Great books often find us when we most need them. After a year of very few ups and many downs, I was desperately in the mood to read something to take my mind off negative things for a while.
Knowing I had over 30 Pulitzers still awaiting me, I scanned their covers until my eyes fell upon the lovely-sounding title “Years of Grace” by Margaret A. Barnes.
I recall thinking that our world could use a few years of grace, so I took the book off the shelf and riffled through its pages.
Since my copy is a Franklin Library edition, it doesn’t have any explanatory book jacket information, so I conducted a quick online search to learn more about the story. It sounded like something I’d enjoy, and I saw that the book is largely out of print and hard to come by, so I figured I owed it to Margaret A. Barnes to, perhaps, breathe a little life back into her 1931 Pulitzer winner if her story could breathe a little joy back into me.
The novel is wonderful and as delightful as its title; yet, it’s also packed full of nuggets of wisdom from a by-gone era that are as relevant today as they were then.
The 563 pages of this novel simply flew past as the story enveloped me, and I physically felt myself become more relaxed as I read.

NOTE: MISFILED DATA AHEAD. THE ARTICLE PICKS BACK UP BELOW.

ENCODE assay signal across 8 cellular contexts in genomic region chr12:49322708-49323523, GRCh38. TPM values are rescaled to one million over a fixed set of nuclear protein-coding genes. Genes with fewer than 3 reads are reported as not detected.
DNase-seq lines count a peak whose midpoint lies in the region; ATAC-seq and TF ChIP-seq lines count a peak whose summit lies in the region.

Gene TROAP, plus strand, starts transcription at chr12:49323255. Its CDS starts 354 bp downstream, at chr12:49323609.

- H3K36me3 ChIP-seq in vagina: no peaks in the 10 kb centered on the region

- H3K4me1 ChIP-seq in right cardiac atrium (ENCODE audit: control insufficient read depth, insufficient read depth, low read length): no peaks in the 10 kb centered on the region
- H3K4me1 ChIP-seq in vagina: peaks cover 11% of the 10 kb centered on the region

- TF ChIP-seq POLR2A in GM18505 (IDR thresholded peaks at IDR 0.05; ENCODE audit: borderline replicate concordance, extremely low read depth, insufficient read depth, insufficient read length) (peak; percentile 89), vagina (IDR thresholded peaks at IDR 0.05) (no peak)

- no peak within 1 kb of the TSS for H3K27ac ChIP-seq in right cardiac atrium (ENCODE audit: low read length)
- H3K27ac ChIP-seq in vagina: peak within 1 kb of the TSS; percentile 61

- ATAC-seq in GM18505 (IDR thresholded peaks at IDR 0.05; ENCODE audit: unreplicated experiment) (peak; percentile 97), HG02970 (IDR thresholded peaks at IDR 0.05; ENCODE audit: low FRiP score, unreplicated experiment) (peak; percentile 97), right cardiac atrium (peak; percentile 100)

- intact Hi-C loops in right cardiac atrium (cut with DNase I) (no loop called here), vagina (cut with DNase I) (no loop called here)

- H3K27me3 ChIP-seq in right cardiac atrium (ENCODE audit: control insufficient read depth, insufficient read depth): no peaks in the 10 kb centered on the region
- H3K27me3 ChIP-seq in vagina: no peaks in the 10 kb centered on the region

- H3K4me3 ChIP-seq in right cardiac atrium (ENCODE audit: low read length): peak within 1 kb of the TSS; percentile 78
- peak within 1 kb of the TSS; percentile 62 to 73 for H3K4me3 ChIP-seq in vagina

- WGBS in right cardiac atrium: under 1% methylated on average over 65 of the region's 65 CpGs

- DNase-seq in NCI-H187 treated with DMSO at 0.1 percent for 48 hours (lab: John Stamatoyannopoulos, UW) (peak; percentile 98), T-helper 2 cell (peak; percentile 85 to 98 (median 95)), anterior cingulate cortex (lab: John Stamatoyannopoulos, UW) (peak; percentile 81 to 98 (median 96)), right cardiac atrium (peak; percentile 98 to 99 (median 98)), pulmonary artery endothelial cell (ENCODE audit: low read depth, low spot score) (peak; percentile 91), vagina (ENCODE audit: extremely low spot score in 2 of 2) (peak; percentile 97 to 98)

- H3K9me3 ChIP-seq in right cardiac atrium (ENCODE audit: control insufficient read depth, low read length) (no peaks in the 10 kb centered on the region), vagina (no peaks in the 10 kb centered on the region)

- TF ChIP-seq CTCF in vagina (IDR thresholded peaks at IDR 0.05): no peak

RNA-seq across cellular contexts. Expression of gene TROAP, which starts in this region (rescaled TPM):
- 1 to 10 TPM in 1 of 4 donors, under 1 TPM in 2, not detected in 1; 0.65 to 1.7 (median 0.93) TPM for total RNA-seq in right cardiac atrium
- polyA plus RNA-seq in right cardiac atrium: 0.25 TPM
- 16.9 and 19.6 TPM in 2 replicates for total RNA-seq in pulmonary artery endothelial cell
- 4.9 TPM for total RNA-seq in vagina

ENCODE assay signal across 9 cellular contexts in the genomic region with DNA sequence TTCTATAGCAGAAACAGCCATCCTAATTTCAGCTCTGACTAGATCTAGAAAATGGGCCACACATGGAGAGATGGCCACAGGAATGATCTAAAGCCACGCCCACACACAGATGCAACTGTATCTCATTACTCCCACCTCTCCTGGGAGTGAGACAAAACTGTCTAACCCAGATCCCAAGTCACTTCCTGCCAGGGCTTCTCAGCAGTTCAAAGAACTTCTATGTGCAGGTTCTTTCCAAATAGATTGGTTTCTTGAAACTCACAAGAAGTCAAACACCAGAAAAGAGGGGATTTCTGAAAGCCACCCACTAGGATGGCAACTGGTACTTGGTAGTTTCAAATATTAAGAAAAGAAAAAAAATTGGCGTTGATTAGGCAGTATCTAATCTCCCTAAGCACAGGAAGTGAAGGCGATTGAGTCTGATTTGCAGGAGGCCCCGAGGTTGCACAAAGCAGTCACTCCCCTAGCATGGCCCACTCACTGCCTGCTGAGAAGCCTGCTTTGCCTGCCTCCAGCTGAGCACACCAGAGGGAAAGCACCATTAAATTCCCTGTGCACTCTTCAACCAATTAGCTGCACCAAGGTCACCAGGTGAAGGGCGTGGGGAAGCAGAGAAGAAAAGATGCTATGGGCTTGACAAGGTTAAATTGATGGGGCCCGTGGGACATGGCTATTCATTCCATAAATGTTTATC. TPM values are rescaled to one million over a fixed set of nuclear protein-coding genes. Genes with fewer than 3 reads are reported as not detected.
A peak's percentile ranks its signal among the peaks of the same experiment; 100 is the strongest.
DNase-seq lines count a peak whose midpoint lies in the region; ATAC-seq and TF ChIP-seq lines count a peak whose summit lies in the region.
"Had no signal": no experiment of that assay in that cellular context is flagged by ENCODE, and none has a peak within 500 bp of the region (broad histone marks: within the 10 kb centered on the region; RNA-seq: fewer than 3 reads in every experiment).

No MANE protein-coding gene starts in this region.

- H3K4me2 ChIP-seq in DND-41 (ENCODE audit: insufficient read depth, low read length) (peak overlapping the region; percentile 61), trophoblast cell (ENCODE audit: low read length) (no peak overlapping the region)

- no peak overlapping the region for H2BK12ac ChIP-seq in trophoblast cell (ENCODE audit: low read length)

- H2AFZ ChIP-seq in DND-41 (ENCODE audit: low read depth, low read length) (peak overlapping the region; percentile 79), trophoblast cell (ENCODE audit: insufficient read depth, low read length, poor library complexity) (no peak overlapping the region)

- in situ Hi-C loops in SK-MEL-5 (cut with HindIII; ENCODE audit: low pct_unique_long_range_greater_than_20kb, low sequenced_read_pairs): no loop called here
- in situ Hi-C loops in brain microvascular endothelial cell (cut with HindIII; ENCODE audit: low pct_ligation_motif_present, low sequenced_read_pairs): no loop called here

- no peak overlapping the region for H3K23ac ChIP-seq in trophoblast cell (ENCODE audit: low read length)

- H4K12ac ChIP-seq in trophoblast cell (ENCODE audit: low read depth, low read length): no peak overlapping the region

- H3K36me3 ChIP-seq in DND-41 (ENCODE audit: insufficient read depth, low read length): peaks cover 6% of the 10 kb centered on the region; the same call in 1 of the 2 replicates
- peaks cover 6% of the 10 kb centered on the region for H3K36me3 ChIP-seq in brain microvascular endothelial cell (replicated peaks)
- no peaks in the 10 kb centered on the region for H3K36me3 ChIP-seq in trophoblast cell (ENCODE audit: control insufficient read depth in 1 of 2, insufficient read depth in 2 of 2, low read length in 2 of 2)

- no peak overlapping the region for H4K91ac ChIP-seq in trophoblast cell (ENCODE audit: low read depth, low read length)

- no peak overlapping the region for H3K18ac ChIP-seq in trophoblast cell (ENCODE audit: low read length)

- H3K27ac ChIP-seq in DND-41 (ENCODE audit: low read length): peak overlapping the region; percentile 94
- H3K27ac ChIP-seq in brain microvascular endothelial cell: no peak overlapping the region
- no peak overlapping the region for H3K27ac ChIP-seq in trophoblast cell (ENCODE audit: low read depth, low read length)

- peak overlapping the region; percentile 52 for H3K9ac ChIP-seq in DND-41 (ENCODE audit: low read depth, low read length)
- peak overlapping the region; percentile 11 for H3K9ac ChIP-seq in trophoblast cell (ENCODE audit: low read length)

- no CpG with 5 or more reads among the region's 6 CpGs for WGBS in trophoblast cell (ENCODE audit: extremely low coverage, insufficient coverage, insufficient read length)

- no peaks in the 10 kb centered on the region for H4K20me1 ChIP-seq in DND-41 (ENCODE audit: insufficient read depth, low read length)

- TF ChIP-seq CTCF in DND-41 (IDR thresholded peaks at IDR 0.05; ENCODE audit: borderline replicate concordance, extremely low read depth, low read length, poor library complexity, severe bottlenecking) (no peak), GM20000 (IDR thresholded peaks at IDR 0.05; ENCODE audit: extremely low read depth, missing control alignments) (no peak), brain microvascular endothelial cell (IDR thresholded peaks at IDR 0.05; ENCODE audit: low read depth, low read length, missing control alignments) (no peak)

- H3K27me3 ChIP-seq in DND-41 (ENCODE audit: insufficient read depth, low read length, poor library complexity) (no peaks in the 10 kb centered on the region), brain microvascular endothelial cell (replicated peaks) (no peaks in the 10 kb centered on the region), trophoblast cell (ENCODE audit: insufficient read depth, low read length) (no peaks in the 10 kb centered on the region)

Simply put, the story is about a Chicago girl named Jane Ward and her life from the age of 15 to the age of 51. To be honest, Jane doesn’t really do much — she attends a couple years of college, gets married at a young age, has three children, and then becomes a grandmother — but that’s what makes the overall story so wonderfully relatable. In the long run, most people don’t really do a whole lot with their lives, but they still fully live those lives on an inner plane.
Barnes’ writing style is simple, yet profound. Jane’s life is simple, yet profound. Throughout the story, I was treated to Jane’s ever-changing, ever-questioning, ever-maturing inner life, and I marvelled at how very much a girl who came of age in the 1880’s is exactly like a girl (me) who came of age in the 1980’s.
By the end of the book, Jane has surpassed the age of 50, as have I, and in the final section, she has a few existential crises, much like I’ve had, and much like we all have as we approach old age.
Here is a part of that: “Your inner life — how confusing it all was! A chaos of conflicting loyalties! ... Why had things turned out as they had? Predestination was probably the answer. Cause and effect. One thing leading to another. Free will was only a delusion. Why not turn fatalist, pure and simple, and not worry any longer? Not care.”
Jane does care, though, as do I, and as does every rational person. We all care about something. We’re in strange times, but we can be like Jane in this lovely book, and, even if our outward life may change in ways we don’t like, our inner lives can be very fulfilling. We all have a “secret stage on which the passionate personal drama” of our own lives plays out.
I’ve now read 60 of the 96 Pulitzer winners of fiction. I’m glad I waited until now to read “Years of Grace” by Margaret A. Barnes, but it won’t be the last time I’ll read this quiet, calming, wonderful book.
* * *
Contact Marshall at email@example.com.
Next month’s reading selection is “The Remains of the Day” by Kazuo Ishiguro.